Civil War Living History Day

Saturday, February 14

10:00 a.m. - 4:00 p.m.

Learn about life during the turbulent 1860s with reenactors, historians and Junior Docents. See demonstrations of life on the home front and in the military. At 1:00 p.m., Marvin Jones, Chowan Discovery Group, will present Fathers, Farmers, Fighters, Leaders: The Robbins Family at War.  

Carriage rides ($5 per person, with Carolina Carriages) and pony rides ($3 per child, with Circle S Stables) will be available. Visit the Museum Gift Shop for Civil War-related books, souvenirs, and memorabilia.

I will be showing enlarged photos of Forts Hatteras and Clark as well as engineering diagrams made in 1861 and 1863, not to mention the earthworks Brig. Gen. Thomas Williams had built in October 1861 to defend against a land attack.

Visit Civil War in NE North Carolina at:

Monday, February 02, 2015

The lifespan of a Confederate colonel.

There are many different ways to examine the men who served as colonels of Confederate infantry regiments: age, education, pre-war occupations, social standing, etc. How about looking at how long they maintained their position during the War? Since I'm living the life and times of Branch-Lane brigade, I've chosen to look at the 15 men who served as colonels of the five regiments that made up the brigade. Now the fine print: there were brigades and regiments who fought less, or saw less of the War than the five regiments in this Tar Heel brigade. John B. Palmer was the only colonel of the 58th North Carolina Troops. He was elected in July 1862, and on paper, still commanded his regiment in May 1865 when he was captured. While Palmer served as commander of the Department of Western North Carolina starting in late 1863, he was never promoted to brigade general, and the 58th North Carolina never got a new colonel.

There were five regiments in the Branch-Lane brigade.
The 7th North Carolina Infantry had three colonels.
Reuben Campbell was elected in May 1861 and was killed at Gaines Mill on June 27, 1862.
Edward Haywood was promoted to colonel on June 27, 1862, was wounded at Second Manassas and Chancellorsville, and resigned on July 22, 1864.
William Davidson assumed the position on November 28, 1864, and commanded until the end.
Col. John D. Barry

 The 18th North Carolina Infantry had the most, with four men serving as colonel.
James Radcliffe was elected on July 18, 1861, and defeated for re-elction on April 24, 1862.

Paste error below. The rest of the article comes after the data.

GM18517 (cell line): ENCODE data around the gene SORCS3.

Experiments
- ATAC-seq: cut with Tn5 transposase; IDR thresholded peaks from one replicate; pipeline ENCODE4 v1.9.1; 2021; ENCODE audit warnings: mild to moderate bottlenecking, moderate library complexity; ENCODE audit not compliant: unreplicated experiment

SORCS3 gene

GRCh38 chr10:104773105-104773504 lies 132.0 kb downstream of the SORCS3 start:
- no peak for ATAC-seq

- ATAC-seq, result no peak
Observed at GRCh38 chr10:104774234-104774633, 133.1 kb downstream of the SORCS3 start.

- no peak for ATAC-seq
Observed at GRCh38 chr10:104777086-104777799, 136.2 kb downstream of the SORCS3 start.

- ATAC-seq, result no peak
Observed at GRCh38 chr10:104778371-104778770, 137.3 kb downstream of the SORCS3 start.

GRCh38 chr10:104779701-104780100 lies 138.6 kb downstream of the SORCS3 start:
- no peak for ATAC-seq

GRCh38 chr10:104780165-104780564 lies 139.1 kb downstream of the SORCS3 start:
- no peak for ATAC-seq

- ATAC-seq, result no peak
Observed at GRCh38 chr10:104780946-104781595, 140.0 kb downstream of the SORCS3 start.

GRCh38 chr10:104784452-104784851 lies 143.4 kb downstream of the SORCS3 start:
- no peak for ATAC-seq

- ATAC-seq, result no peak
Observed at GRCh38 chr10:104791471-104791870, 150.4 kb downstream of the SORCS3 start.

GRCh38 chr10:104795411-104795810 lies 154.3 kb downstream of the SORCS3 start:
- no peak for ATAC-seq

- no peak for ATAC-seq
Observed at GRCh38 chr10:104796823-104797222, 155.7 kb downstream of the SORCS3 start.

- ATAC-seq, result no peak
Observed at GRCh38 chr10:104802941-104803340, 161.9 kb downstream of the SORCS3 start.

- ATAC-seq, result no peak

Robert Cowan defeated Radcliffe, and served as colonel until resigning on November 11, 1862.
Thomas Purdie assumed command next, and was killed at Chancellorsville.
John Barry was promoted colonel to rank on May 3, 1863, was absent due to a wound from July 1864 until January-February 1865, and surrendered with the regiment.
Col. James H. Lane

The 28th North Carolina had three men to serve as colonel.
James H. Lane had the post from September 21, 1861, until promoted to brigadier general on November 1, 1862.
Samuel Lowe assumed the position next, while a prisoner of war, not assuming command until January 1, 1863. After his wounding at Gettysburg, he apparently never resumed command, and was retired to the invalid corps on July 8, 1864.
William Speer was next, and served the shortest amount of time as colonel, occupying the post for only two months until he was mortally wounded at Reams Station on August 25, 1864.

Col. Robert Cowan
The 33rd North Carolina had three men who were colonels.
Lawrence Branch was elected on September 20, 1861, and promoted to brigadier general on January 17, 1862.
Clark Avery replaced Branch, serving from January 1862 until he died of wounds on June 18, 1864. Yet Clark was a prisoner of war from March 14, 1862, until sometime in November 1862. Avery was wounded at Chancellorsville and was out until November 1, 1863. He missed 14 months of service (at least) .
Robert Cowan replaced Avery on June 18, 1864, and rode out of camp on April 10, 1865, without surrendering.

The 37th North Carolina Troops had only two men to attain the rank of colonel.
Charles C. Lee was appointed colonel on November 20, 1861, and was killed at Frayser's Farm on June 30, 1862.
William Barber was elected colonel on June 30, 1862, and died of wounds on October 3, 1864. Yet Barber was wounded at Chancellorsville, captured at Spotsylvania Court House, and wounded in August and again in September 1864. He missed eight months.

Looking at the time we know the men missed due to being wounded, or as prisoners of war, the average length of service was about 11 months. A man appointed colonel in a regiment in the Branch-Lane brigade would only hold the position for about 11 months.